Thursday, August 5, 2010

Nearly 30,000 Dead in Mexican Drug War

According to a report presented by the Center for Intelligence and National Security, nearly 30,000 people have died in incidents blamed on organized crime groups, mainly drug traffickers, in Mexico since late 2006, when President Felipe Calderon declared war on the country’s cartels.
Nearly 30,000 people have died in incidents blamed on organized crime groups, mainly drug traffickers, in Mexico since late 2006, when President Felipe Calderon declared war on the country’s cartels, the Center for Intelligence and National Security, or Cisen, said in a report.

Some 28,000 violent deaths have occurred in Mexico in the past four years, Cisen director Guillermo Valdes said.

Valdes presented the report Tuesday to Calderon, academics, journalists and security experts at the Dialogue for Security forum.

The federal Attorney General’s Office said in mid-July that 24,826 people had died in drug-related violence since Calderon took office, with the death toll for this year at 7,048.

Calderon has deployed 50,000 soldiers and 20,000 Federal Police officers in several states, especially along the northern border with the United States, to combat drug cartels and other criminal organizations.

The president has started to change his rhetoric, if not his strategy, shifting from calling his policy a “war against organized crime” to a “struggle against crime.”

Calderon said Monday he was willing to take another look at his crime-fighting strategy.

He acknowledged at a meeting with grassroots groups on Monday that Mexico was experiencing “a new stage in the phenomenon of crime” and that there had been “an escalation in criminal violence” that threatened the safety of Mexicans.

A total of 963 clashes between gang members and the security forces have occurred since late 2006, Valdes said.

Mexico’s most powerful drug trafficking organizations, according to experts, are the Sinaloa, Tijuana, Gulf, Juarez, Los Zetas and Beltran Leyva cartels, and La Familia Michoacana.

3 comments:

  1. I actually feel kinda bad for Mr. Calderon. I have criticized him in the past as many others have but only he truly knows what he's up against. There is no way for us to know if his fight is noble one or just a waste of time and lives. One thing I'm sure about is he can't do it all by himself. With poverty levels at an all time high on both sides many people turn to crime. And you can see the hopelessness in people's faces. You don't have to go far take a drive and just pay attention. Its here, its there. And this nightmare seems to never end...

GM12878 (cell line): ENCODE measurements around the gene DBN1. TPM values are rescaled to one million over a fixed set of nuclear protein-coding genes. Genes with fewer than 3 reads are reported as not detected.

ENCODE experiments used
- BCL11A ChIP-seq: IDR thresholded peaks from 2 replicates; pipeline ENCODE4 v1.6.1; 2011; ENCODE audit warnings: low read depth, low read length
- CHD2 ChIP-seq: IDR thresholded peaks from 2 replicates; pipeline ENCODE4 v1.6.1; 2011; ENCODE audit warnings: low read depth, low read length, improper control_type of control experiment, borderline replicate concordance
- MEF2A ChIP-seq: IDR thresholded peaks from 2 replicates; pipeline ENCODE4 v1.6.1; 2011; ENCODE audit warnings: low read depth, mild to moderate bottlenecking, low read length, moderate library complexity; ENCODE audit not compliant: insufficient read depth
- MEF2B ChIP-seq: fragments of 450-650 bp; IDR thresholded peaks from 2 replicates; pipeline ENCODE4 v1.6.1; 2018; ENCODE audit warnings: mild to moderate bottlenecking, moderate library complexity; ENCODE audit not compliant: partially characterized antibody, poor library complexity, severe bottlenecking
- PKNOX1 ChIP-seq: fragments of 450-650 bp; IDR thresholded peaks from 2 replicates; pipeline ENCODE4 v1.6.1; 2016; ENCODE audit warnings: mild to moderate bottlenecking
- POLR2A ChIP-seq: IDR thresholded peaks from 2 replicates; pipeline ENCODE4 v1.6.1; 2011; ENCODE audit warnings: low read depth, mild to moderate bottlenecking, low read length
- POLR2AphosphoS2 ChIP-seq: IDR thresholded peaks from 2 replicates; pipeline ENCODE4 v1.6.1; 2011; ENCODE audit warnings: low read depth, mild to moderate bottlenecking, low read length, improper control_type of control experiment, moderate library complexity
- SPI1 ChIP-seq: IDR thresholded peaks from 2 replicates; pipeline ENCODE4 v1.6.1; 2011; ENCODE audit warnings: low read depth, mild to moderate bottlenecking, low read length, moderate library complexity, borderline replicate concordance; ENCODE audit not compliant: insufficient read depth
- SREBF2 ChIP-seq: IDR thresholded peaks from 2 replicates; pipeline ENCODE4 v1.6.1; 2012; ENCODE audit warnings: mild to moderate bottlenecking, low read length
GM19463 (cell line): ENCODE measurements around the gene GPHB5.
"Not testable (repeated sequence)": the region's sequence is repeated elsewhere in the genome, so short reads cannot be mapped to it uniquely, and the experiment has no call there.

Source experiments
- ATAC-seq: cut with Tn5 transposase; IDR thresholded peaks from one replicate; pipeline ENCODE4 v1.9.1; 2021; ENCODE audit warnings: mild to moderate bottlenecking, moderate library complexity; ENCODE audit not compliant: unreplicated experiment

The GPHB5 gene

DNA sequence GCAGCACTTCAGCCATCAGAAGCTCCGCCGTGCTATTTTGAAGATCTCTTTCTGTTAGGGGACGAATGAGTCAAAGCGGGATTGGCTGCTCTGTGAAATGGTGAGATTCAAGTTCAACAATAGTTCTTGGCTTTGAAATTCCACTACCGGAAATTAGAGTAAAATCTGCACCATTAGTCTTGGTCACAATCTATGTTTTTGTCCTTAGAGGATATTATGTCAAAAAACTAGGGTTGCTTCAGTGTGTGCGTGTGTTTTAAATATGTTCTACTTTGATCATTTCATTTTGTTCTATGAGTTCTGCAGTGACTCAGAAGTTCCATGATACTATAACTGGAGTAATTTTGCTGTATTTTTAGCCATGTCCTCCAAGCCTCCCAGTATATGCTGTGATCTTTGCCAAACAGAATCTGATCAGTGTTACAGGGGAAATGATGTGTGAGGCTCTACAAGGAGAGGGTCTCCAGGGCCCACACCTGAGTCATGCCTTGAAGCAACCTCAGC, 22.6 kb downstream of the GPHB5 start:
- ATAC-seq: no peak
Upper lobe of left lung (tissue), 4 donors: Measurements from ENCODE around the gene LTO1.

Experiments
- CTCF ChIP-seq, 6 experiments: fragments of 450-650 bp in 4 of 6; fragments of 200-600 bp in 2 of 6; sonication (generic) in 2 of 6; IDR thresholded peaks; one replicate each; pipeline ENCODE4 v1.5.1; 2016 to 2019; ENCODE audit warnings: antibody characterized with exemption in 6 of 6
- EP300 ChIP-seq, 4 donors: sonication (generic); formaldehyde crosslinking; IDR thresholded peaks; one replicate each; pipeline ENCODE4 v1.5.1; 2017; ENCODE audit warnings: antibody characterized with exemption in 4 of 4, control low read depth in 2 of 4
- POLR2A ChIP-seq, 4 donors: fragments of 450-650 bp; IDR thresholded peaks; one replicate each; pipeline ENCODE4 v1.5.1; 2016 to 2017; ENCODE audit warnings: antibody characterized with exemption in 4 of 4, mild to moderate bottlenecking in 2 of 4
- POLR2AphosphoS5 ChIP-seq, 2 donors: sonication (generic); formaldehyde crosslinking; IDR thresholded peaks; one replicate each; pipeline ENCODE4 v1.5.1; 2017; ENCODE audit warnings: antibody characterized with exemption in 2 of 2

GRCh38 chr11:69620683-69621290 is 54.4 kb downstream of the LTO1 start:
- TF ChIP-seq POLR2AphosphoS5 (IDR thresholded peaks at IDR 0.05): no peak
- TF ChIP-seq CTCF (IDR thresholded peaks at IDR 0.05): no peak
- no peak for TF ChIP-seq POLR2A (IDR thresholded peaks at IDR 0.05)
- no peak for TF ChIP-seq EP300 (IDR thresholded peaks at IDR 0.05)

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  2. But you have to be optimistic, because pessimism and cynicism gets you nowhere.

    Personally, I think everyone has played the blame game, but the violence in Juarez and in other cities in Mexico did not transpire over night.

    And by the blame game, I mean the following:

    The citizens blame the drug cartels and the government, the government blames the drug cartels and the drug cartels blame each other and the Zetas.

    It's a vicious cycle and nothing gets resolved.

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  3. Valentina,
    You are absolutly right. The blame game will get us no where.

    This didnt happen over night. The narcos didn't just appear and began slaughtering. For decades Mexico has been watching this, somehow (at least for the common citizen) we just didn't make the connections in time to fully comprehend where our actions, or 'inactions', were taking us.

    The indifference and apathetic behaviour towards crime, corruption, and social disorder (as long as it doesn't affect me or mine mentality) has now turned to cynicism, pessimism, and rage.

    This is a time when Mexico must set aside differences: political, social, economic, etc. and unite as one.

    ReplyDelete

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